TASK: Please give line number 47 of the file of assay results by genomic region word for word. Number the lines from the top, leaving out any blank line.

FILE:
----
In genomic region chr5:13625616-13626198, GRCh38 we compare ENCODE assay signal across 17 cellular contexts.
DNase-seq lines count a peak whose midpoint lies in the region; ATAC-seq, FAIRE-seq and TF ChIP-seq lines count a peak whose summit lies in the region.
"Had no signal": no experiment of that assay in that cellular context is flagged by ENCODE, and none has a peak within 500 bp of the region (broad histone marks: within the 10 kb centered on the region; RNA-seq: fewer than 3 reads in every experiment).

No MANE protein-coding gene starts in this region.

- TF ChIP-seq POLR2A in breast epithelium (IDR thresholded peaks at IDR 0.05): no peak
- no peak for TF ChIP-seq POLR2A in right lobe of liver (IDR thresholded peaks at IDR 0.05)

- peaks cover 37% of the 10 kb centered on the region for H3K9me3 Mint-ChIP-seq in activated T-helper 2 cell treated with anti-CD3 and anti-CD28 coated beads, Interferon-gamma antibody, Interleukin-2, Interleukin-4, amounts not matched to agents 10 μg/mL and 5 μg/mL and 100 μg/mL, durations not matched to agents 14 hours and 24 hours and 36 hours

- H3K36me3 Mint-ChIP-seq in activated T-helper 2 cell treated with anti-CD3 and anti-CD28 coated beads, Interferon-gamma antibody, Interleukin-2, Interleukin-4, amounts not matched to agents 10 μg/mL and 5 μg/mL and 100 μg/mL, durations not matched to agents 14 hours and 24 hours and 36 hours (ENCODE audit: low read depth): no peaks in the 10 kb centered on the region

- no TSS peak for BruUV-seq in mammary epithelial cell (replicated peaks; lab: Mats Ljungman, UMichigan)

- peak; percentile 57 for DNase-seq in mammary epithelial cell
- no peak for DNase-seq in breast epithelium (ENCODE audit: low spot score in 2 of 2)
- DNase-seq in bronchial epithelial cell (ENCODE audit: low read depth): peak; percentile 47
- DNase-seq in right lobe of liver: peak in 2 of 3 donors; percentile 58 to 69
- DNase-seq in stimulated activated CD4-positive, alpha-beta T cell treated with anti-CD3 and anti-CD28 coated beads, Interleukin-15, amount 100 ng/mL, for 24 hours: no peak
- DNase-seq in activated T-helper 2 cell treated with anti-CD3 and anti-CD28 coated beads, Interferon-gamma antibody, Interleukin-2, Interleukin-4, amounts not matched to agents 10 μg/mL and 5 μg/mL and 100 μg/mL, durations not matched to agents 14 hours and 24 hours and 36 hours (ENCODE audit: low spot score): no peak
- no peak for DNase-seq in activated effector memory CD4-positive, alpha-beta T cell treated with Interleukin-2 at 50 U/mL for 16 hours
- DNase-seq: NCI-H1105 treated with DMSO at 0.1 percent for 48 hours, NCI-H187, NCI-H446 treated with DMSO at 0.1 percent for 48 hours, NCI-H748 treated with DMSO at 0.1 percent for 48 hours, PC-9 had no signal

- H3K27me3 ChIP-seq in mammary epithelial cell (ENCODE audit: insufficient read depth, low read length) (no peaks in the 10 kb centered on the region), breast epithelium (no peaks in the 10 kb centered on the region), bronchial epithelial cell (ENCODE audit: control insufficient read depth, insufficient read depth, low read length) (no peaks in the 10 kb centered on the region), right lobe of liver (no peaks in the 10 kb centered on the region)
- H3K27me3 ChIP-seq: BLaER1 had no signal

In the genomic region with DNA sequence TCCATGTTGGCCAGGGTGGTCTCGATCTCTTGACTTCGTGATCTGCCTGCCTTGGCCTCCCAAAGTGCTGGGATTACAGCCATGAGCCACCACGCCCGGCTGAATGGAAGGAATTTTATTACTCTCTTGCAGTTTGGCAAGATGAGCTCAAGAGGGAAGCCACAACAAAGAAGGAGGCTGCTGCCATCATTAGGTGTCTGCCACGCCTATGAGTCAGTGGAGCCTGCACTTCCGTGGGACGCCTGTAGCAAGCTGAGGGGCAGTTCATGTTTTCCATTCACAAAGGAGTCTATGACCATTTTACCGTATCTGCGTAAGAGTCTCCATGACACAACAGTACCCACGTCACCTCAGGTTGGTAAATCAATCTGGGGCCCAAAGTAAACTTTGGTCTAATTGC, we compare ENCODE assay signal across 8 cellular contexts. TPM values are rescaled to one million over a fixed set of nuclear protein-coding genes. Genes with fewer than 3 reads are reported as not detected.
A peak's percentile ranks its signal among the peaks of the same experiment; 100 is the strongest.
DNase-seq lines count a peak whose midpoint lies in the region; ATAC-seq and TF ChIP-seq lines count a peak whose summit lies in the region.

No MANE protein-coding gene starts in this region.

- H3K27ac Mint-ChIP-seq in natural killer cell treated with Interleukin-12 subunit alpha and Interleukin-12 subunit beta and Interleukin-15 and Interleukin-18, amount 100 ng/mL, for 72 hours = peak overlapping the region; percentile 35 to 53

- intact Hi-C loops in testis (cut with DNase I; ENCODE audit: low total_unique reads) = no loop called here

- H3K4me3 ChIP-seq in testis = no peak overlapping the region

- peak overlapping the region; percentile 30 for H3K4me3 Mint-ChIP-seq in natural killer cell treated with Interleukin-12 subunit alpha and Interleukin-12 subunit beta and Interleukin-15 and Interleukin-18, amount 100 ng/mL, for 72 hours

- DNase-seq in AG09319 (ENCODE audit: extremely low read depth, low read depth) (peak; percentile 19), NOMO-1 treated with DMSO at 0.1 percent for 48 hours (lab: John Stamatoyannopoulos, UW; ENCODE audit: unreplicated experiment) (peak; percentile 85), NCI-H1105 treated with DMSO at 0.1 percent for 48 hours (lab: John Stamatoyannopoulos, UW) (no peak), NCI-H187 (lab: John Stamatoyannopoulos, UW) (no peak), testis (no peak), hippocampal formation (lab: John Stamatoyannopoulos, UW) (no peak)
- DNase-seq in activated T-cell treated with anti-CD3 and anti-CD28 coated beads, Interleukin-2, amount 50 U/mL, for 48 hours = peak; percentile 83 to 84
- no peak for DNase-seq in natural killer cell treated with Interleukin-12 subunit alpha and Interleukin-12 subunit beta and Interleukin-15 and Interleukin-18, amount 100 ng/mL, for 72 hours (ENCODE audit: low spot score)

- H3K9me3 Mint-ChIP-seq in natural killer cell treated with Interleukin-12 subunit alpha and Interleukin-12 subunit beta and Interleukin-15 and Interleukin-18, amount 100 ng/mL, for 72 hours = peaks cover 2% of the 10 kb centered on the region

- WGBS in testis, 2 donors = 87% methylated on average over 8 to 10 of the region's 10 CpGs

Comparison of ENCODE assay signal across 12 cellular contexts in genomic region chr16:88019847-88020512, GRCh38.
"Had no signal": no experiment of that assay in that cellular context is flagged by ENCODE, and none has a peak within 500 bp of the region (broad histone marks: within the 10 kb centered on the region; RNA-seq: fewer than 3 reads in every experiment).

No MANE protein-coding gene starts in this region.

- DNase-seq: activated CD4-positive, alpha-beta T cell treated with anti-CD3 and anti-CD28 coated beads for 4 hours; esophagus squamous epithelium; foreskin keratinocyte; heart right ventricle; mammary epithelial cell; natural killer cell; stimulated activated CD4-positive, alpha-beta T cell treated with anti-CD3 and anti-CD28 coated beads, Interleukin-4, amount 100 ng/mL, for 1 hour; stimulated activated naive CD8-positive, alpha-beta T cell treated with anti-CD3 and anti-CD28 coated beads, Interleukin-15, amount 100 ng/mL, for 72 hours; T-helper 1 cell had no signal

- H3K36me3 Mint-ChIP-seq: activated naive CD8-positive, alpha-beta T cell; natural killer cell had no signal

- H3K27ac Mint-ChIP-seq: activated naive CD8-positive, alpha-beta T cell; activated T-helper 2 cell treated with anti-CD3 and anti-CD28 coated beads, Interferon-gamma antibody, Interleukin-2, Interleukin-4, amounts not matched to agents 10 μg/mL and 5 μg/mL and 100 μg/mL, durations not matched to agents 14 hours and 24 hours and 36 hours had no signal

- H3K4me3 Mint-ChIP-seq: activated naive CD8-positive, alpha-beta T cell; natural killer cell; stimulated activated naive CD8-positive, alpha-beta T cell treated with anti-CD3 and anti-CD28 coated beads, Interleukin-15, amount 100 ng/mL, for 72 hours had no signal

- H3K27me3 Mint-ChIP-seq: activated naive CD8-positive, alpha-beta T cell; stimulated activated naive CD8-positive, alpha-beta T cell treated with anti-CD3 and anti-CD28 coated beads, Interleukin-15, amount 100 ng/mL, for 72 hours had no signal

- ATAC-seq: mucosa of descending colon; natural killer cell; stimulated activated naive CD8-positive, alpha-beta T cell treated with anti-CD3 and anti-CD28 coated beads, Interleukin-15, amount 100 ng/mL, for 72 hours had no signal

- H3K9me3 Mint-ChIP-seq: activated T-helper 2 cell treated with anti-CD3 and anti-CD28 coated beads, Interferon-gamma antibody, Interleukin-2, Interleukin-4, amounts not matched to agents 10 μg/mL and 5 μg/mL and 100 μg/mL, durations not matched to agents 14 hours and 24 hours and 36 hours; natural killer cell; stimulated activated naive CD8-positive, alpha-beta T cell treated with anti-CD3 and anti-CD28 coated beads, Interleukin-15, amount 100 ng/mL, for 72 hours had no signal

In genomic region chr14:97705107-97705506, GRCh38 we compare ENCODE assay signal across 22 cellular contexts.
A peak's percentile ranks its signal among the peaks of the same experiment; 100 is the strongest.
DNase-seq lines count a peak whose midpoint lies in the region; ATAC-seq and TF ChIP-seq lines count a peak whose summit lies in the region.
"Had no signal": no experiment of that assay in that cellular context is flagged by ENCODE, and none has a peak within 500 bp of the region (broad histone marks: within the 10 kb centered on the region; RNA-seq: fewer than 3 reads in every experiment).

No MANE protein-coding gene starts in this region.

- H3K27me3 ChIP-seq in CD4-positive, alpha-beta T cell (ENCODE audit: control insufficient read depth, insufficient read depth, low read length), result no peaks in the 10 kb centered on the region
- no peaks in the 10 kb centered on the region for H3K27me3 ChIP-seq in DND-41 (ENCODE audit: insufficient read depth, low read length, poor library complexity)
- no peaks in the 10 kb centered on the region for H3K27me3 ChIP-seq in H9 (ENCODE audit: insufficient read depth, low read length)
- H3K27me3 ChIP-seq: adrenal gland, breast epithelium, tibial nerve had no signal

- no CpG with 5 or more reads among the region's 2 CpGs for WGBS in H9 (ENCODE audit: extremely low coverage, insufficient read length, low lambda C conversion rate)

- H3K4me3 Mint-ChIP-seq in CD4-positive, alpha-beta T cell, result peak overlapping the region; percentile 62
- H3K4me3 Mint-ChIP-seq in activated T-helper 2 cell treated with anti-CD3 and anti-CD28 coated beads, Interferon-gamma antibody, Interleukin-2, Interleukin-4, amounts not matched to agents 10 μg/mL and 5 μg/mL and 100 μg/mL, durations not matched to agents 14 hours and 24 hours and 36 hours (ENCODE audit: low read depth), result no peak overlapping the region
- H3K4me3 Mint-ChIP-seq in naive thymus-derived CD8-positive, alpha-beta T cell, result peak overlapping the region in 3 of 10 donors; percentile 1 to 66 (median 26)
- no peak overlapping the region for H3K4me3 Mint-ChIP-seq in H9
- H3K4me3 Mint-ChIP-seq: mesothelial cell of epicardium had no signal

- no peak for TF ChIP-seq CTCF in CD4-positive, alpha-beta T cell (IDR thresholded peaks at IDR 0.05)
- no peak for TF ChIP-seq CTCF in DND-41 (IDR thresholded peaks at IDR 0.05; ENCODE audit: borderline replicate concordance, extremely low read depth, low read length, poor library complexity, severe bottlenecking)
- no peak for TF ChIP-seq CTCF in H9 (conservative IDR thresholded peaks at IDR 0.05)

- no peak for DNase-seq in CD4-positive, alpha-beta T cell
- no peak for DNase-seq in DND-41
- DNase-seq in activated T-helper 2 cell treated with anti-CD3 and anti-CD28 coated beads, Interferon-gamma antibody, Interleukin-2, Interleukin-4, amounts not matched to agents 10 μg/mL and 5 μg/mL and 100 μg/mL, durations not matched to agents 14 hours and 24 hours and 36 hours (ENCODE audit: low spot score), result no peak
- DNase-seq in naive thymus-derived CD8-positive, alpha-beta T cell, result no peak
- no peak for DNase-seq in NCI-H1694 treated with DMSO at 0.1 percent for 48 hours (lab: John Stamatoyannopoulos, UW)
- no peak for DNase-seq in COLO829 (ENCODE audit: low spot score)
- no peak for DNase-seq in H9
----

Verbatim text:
No MANE protein-coding gene starts in this region.